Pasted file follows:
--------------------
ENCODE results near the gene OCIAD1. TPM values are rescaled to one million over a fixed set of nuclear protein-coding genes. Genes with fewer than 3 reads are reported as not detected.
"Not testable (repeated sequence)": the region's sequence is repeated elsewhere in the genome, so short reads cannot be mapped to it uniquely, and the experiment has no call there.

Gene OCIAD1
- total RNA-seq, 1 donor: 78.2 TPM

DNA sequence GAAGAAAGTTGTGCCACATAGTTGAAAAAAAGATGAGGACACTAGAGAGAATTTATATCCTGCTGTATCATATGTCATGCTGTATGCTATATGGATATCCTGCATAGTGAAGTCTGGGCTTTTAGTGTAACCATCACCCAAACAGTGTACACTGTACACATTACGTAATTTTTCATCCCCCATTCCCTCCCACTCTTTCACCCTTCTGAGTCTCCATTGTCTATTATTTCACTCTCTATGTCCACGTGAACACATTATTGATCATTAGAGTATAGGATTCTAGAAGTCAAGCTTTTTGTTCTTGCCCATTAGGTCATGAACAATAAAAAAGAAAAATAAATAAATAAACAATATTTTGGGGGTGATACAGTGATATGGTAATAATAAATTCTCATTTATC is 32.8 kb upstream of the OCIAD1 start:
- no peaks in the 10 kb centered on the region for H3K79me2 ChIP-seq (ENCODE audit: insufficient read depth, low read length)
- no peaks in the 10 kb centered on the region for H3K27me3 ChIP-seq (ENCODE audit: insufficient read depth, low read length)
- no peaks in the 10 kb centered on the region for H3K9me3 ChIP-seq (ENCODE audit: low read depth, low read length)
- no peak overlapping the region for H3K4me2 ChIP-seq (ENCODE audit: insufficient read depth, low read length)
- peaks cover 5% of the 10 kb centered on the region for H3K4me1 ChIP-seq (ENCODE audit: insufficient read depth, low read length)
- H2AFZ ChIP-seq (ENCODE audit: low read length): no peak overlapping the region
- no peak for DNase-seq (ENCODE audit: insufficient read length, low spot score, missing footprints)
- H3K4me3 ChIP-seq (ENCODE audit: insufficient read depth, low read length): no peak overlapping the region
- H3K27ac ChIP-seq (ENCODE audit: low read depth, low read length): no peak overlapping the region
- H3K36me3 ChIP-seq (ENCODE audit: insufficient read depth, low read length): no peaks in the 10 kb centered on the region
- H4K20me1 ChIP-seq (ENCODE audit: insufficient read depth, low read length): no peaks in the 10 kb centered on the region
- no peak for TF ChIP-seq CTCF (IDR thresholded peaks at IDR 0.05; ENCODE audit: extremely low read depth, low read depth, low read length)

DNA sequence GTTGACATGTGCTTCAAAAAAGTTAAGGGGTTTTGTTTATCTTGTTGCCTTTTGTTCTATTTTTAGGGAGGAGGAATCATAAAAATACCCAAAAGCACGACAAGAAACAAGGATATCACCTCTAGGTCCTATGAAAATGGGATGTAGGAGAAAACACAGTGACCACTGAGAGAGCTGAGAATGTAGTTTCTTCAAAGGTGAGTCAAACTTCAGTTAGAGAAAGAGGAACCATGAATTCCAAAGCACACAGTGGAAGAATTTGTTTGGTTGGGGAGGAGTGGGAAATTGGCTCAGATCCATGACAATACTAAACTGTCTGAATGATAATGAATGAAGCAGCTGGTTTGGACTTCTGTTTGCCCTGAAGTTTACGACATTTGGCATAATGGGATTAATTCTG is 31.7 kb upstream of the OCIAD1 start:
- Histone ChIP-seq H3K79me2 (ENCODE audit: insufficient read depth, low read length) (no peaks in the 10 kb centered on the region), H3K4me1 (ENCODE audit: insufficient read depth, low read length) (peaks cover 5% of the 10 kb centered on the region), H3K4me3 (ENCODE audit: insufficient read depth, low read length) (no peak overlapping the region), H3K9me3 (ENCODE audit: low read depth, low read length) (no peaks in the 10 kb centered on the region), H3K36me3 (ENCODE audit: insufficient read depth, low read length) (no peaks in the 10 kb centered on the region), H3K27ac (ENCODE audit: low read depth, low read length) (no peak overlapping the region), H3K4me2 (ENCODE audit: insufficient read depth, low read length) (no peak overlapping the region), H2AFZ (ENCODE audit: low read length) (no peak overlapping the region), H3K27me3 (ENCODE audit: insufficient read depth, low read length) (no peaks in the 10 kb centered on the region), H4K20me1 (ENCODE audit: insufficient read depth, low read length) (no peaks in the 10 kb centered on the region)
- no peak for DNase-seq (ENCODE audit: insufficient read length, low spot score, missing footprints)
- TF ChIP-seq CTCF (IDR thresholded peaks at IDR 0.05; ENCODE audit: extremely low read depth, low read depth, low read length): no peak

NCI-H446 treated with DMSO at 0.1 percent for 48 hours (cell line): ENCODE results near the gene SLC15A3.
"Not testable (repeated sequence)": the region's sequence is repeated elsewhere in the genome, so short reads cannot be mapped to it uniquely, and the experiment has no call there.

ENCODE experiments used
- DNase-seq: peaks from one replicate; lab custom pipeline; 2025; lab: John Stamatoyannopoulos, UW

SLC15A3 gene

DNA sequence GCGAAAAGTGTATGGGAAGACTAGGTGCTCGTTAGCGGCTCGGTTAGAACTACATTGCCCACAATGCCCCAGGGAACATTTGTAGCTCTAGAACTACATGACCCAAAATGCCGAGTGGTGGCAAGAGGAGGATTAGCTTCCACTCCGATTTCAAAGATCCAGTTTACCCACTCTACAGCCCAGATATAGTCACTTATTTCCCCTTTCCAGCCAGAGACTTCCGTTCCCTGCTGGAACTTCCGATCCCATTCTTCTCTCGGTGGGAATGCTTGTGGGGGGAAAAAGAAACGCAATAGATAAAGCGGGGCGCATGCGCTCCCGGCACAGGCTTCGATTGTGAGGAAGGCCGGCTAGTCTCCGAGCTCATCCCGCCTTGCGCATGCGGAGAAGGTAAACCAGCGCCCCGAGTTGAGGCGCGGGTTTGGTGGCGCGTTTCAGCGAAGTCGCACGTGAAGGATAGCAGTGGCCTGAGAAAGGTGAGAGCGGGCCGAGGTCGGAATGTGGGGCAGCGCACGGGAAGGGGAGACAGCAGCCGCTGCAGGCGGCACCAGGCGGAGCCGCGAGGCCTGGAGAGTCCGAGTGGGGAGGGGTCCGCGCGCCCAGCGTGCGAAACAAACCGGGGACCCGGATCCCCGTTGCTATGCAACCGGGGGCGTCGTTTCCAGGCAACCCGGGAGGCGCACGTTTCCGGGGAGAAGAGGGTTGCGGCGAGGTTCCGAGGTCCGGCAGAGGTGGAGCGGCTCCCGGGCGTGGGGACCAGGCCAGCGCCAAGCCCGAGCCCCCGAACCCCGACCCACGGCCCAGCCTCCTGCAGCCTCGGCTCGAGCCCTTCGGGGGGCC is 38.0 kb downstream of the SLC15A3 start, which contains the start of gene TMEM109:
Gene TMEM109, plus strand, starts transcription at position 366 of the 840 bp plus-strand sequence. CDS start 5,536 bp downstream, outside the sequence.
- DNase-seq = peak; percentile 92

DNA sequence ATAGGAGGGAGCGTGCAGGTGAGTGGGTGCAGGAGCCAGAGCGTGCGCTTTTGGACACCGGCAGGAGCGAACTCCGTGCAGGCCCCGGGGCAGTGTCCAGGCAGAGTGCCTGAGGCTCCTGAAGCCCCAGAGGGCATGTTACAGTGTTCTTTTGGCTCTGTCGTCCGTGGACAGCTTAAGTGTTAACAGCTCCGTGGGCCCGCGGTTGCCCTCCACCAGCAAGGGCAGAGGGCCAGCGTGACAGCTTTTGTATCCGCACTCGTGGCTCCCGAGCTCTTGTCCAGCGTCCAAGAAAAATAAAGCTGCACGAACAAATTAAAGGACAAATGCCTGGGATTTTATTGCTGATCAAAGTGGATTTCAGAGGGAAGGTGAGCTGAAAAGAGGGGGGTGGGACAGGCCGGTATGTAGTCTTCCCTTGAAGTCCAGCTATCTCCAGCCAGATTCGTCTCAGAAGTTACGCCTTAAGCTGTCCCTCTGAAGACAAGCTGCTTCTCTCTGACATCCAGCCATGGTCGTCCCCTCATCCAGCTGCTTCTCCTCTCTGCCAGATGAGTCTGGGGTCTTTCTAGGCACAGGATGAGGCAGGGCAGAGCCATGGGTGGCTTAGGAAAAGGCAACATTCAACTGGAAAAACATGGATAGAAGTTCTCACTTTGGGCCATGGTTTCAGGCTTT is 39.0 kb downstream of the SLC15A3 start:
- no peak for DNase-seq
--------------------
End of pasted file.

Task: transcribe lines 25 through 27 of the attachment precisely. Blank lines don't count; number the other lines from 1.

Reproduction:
- DNase-seq: peaks from one replicate; lab custom pipeline; 2025; lab: John Stamatoyannopoulos, UW

SLC15A3 gene

DNA sequence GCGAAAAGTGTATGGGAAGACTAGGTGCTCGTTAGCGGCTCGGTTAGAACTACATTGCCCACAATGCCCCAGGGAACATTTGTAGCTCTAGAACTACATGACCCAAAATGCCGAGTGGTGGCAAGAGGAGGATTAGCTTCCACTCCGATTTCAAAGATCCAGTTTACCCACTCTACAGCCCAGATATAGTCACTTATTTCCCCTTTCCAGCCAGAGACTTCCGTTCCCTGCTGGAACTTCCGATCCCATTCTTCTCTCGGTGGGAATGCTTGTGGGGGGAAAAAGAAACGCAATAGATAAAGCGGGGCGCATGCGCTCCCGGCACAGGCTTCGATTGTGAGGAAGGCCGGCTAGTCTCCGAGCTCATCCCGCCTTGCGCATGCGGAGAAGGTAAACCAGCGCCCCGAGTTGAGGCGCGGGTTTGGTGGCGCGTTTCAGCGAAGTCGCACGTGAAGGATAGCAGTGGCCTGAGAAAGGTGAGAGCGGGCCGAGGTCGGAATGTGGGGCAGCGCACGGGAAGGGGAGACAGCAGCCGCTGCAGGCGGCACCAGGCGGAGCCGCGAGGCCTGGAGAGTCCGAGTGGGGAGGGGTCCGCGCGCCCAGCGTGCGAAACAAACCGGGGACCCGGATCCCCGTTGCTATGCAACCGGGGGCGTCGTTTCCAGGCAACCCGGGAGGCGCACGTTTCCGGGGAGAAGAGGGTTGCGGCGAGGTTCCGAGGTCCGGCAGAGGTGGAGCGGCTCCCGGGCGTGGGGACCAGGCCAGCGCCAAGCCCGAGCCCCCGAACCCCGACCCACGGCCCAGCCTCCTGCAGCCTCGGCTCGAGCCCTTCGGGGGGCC is 38.0 kb downstream of the SLC15A3 start, which contains the start of gene TMEM109: